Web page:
The world’s largest passenger jet is set to get even bigger as Airbus says it plans to extend the wing span of the A380.
The double-decker, four-engine aircraft currently boasts a tip-to-tip width of 262 feet but this could soon by grow by as much as 32 feet as the French manufacturer considers the possibility of upgrades to cut drag and boost fuel efficiency by up to four per cent.
Airbus may offer the extensions as an alternative to launching a whole new “neo” model of the aircraft, providing prospective buyers instead with the option of buying an aircraft with new engines and some enhanced design features, as it has with the A320.
“We will not launch an A380neo, there’s no business case now to do that, this is absolutely clear,” said Airbus’s president Fabrice Bregier. “But it doesn’t prevent us from looking at what could be done to improve the performance of the aircraft.
“So having a little bit more efficiency from the engines is clearly an option, and looking at whether we could bring new winglets is also probably a good possibility.”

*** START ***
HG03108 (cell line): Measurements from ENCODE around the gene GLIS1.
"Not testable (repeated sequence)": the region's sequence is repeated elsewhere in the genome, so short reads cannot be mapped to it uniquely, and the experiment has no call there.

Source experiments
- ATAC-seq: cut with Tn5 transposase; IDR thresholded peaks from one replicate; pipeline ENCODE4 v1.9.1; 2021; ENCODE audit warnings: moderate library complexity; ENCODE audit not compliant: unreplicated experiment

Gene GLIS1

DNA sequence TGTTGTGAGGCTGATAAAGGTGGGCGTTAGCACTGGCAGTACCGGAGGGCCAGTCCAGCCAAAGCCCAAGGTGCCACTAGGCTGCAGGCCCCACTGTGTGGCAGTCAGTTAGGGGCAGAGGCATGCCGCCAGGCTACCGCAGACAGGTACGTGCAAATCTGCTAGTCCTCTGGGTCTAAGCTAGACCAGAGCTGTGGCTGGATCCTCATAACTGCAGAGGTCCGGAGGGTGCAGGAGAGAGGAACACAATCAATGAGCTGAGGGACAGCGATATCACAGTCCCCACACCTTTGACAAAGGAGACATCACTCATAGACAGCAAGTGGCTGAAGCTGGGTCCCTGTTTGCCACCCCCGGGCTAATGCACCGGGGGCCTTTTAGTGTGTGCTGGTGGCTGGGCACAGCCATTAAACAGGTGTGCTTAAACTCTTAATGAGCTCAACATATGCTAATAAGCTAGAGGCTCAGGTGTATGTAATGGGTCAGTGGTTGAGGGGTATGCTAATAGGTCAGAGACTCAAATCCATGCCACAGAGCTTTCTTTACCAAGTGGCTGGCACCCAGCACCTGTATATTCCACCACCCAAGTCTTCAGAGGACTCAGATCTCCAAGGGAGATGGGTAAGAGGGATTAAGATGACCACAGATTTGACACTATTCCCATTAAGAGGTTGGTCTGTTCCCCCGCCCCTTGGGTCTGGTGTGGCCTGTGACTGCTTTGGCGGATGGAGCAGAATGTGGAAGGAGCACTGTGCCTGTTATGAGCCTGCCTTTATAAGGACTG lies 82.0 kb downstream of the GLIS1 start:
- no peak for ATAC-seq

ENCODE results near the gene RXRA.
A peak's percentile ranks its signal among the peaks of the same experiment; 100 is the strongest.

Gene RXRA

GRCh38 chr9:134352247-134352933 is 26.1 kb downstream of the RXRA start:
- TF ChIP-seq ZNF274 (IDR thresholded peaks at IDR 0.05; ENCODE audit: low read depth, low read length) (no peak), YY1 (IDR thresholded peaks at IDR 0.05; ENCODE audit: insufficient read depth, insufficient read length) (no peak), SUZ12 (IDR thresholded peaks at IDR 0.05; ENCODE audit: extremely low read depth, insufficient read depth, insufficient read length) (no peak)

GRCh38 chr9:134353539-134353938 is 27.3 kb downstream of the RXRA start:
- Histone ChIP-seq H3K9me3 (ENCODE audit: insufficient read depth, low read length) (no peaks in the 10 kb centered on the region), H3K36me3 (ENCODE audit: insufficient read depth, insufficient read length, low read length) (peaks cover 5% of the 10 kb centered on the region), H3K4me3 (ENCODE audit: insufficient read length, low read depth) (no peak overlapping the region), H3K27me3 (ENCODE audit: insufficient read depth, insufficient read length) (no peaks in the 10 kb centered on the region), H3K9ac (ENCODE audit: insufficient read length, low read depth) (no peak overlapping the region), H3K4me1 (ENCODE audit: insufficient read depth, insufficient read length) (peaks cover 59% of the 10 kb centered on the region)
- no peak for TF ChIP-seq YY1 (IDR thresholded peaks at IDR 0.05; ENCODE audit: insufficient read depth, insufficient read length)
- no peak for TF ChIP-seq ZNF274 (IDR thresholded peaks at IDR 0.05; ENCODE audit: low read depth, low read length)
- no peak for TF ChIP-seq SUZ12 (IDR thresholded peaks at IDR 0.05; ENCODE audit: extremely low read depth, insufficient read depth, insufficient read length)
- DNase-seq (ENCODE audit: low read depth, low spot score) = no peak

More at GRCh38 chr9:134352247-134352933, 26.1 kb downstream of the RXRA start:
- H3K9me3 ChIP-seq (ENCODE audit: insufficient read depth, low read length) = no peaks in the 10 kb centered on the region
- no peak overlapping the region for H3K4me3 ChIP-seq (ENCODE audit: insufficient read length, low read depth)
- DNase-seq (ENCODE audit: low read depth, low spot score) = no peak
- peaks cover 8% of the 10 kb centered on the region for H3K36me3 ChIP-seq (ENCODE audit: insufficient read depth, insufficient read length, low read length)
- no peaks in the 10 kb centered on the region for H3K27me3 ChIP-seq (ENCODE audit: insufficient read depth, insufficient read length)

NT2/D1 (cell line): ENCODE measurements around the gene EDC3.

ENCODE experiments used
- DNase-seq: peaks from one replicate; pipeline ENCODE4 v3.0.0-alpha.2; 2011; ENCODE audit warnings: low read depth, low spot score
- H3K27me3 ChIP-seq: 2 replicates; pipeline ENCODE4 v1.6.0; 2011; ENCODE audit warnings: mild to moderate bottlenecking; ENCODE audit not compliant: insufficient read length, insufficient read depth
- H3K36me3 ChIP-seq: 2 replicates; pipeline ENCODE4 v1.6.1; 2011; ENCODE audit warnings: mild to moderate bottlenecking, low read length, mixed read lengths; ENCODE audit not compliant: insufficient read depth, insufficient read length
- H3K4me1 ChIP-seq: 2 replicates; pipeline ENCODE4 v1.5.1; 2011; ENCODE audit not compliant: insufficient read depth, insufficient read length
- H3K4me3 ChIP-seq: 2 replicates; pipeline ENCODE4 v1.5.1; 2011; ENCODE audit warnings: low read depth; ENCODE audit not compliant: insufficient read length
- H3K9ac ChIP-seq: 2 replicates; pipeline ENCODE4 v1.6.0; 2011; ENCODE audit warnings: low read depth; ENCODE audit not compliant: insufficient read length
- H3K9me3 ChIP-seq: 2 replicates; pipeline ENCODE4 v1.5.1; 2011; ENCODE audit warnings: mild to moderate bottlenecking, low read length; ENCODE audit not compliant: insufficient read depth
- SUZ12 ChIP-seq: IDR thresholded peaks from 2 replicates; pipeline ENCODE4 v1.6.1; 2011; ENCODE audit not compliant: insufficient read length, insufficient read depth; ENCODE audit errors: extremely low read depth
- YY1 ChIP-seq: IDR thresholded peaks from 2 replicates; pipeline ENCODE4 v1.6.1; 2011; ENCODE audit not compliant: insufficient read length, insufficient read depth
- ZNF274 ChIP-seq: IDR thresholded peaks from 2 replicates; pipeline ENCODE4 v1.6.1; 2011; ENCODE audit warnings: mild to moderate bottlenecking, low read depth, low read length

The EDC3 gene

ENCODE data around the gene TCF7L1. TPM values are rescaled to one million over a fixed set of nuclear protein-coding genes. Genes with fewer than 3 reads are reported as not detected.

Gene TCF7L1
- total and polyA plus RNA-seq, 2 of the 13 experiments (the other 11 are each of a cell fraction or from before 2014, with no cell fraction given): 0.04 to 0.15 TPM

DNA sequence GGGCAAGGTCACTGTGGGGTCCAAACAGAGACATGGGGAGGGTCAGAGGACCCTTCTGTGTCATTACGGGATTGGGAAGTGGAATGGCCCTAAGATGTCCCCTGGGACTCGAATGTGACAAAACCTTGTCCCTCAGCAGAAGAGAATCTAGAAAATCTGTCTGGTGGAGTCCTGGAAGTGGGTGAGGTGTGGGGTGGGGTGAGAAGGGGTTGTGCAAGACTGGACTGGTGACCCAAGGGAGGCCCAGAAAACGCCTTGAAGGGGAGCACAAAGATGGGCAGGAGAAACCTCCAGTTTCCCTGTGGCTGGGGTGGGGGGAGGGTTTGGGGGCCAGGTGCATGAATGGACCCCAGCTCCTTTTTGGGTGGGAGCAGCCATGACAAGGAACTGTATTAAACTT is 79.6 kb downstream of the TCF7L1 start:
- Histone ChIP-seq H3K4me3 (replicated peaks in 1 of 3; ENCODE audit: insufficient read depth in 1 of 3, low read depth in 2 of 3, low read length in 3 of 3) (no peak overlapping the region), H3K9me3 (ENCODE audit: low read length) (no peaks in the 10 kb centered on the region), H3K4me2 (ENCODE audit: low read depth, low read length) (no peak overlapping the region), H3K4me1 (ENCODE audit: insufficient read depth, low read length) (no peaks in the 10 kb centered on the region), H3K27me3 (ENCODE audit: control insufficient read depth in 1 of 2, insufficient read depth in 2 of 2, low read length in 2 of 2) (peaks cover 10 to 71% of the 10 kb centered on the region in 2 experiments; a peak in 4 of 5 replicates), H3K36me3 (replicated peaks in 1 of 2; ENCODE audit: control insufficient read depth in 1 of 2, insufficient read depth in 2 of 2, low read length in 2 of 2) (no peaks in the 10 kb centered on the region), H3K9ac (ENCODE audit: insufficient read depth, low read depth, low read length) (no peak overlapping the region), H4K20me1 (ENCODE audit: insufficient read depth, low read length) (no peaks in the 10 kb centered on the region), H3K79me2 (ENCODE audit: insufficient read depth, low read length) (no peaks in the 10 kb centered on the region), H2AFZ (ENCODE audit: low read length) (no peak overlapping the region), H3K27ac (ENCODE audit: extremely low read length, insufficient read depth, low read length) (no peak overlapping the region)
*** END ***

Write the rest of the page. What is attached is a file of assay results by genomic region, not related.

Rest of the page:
The A380 was launched in 2007 with Singapore Airlines, but Emirates owns more than any other carrier. British Airways uses the aircraft on a number of its routes, including London to Hong Kong and Los Angeles, and has a dozen more on order. With its standard configuration, the A380 can seat 525 people. The second largest commercial aircraft is the 747-8, belonging to Boeing.
The attraction of extending the wing tip devices on the A380 would be saving the manufacturer from the more expensive introduction of a “neo” model while also creating an option more appealing to airlines. New winglets would not require strengthening of the fuselage-wing junction, said Bregier. A new A380 costs $436.9 million (£343.9m), on average, and is by some way Airbus’s most expensive aircraft.
It will hope that the lure of a more efficient superjumbo will provide a shot in the arm for the A380’s order book, which was particularly quiet in 2016. Though there are some 104 A380s slated to be built, the Toulouse-based manufacturer has intentions to slow its build rate to less than one new jet a month should business fail to pick up.
Last year, rumours in the aviation industry were that Airbus would scrap the A380 altogether, with Forbes putting the aircraft on “death watch”.
While the A380 is the world’s largest commercial aircraft, the title of biggest overall goes to the Antonov An-225. Only one was ever made, in the Soviet Union in 1988, but it remains in service as a cargo aircraft and has a wingspan of 290 feet.